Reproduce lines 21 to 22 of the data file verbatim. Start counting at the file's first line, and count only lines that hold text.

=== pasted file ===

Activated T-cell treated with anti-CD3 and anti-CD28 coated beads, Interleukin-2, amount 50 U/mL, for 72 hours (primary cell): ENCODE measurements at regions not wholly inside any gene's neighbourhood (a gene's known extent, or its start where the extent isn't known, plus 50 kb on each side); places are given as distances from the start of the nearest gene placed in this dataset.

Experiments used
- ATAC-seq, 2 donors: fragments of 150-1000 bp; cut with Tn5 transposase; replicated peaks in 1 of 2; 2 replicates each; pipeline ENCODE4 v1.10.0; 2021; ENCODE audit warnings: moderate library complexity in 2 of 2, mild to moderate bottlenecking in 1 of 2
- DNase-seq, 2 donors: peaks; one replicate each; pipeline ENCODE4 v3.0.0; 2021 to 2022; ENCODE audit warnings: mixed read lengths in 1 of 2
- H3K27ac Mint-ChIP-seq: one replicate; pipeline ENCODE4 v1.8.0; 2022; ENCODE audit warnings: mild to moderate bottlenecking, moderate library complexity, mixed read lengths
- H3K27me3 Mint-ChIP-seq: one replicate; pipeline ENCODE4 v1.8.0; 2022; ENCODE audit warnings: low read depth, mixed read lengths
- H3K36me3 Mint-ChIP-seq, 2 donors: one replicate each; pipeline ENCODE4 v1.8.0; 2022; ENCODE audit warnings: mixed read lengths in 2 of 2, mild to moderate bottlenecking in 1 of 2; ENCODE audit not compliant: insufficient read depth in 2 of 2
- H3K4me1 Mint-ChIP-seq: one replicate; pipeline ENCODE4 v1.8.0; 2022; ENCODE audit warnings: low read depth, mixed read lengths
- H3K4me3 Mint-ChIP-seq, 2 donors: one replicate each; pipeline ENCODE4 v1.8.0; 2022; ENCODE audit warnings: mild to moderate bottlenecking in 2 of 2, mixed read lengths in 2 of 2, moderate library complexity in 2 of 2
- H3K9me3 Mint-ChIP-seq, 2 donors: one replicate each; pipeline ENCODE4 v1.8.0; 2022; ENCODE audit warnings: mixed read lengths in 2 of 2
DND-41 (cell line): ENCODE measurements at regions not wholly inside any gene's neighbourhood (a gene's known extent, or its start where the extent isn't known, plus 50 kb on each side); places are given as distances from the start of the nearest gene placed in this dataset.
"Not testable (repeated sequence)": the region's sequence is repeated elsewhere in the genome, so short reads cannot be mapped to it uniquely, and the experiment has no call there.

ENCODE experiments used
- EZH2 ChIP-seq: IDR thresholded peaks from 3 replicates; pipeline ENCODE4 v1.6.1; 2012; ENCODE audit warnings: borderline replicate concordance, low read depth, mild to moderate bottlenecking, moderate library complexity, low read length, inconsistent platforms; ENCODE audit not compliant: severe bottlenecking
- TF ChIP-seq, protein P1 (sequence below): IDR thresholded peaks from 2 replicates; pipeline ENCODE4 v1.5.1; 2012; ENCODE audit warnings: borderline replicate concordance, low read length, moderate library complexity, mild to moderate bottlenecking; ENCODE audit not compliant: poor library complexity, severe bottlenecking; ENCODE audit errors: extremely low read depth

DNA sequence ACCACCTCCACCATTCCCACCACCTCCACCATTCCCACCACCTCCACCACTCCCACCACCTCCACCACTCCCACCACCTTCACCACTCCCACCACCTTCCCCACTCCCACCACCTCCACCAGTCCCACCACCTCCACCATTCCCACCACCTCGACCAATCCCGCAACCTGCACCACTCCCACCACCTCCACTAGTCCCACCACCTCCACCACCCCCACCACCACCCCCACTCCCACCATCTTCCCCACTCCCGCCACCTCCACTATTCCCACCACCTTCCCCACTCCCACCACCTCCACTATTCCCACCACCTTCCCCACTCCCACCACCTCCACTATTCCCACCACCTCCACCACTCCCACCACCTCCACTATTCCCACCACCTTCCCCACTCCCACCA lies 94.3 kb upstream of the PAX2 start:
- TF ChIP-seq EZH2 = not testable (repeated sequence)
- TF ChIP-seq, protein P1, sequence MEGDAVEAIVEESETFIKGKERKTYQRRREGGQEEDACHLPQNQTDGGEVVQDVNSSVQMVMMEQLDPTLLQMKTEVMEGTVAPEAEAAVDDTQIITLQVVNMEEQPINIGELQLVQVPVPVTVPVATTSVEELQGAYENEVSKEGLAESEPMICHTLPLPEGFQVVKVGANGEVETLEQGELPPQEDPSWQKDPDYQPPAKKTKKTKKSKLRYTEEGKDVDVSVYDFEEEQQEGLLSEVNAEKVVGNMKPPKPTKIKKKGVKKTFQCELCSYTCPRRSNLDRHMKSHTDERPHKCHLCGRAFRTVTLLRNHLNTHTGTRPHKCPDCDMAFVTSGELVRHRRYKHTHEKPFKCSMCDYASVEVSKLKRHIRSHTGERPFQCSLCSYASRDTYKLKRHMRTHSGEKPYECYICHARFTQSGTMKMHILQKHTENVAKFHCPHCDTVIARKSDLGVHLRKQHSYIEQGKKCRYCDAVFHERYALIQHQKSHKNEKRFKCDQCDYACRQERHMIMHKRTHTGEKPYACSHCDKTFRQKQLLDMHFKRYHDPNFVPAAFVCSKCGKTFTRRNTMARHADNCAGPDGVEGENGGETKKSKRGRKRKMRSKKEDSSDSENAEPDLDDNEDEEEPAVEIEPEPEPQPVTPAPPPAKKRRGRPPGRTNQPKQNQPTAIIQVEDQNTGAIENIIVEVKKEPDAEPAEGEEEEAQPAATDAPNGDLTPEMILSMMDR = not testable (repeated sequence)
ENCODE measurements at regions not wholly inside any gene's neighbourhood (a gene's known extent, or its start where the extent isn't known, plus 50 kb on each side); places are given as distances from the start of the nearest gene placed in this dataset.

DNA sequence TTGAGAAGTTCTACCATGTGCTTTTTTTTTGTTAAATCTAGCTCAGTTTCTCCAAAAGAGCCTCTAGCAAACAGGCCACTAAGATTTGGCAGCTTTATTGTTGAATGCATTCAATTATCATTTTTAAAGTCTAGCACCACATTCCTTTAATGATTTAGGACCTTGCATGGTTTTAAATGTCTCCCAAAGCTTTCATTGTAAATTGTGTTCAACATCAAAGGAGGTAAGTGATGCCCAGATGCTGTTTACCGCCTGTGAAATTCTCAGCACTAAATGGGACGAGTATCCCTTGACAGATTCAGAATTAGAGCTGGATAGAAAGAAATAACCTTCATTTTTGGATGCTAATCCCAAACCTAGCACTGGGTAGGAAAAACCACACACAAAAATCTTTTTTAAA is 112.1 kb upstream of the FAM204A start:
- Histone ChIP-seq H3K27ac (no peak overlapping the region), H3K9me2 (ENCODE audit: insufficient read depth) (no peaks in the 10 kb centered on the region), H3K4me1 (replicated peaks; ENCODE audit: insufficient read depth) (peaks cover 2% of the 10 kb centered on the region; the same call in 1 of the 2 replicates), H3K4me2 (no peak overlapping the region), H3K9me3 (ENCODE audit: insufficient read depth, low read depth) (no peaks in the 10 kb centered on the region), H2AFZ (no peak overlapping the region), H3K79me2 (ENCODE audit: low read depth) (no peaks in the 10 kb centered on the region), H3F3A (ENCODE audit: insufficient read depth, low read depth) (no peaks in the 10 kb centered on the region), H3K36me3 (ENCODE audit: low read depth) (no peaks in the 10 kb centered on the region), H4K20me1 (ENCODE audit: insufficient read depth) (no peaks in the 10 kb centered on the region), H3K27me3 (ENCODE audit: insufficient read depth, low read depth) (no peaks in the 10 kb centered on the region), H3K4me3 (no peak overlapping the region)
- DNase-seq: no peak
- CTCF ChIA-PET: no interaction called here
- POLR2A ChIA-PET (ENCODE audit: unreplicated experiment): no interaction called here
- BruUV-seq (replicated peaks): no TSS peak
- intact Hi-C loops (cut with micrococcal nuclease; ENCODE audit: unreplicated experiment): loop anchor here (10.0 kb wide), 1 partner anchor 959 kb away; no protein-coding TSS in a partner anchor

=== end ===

- Histone ChIP-seq H3K27ac (no peak overlapping the region), H3K9me2 (ENCODE audit: insufficient read depth) (no peaks in the 10 kb centered on the region), H3K4me1 (replicated peaks; ENCODE audit: insufficient read depth) (peaks cover 2% of the 10 kb centered on the region; the same call in 1 of the 2 replicates), H3K4me2 (no peak overlapping the region), H3K9me3 (ENCODE audit: insufficient read depth, low read depth) (no peaks in the 10 kb centered on the region), H2AFZ (no peak overlapping the region), H3K79me2 (ENCODE audit: low read depth) (no peaks in the 10 kb centered on the region), H3F3A (ENCODE audit: insufficient read depth, low read depth) (no peaks in the 10 kb centered on the region), H3K36me3 (ENCODE audit: low read depth) (no peaks in the 10 kb centered on the region), H4K20me1 (ENCODE audit: insufficient read depth) (no peaks in the 10 kb centered on the region), H3K27me3 (ENCODE audit: insufficient read depth, low read depth) (no peaks in the 10 kb centered on the region), H3K4me3 (no peak overlapping the region)
- DNase-seq: no peak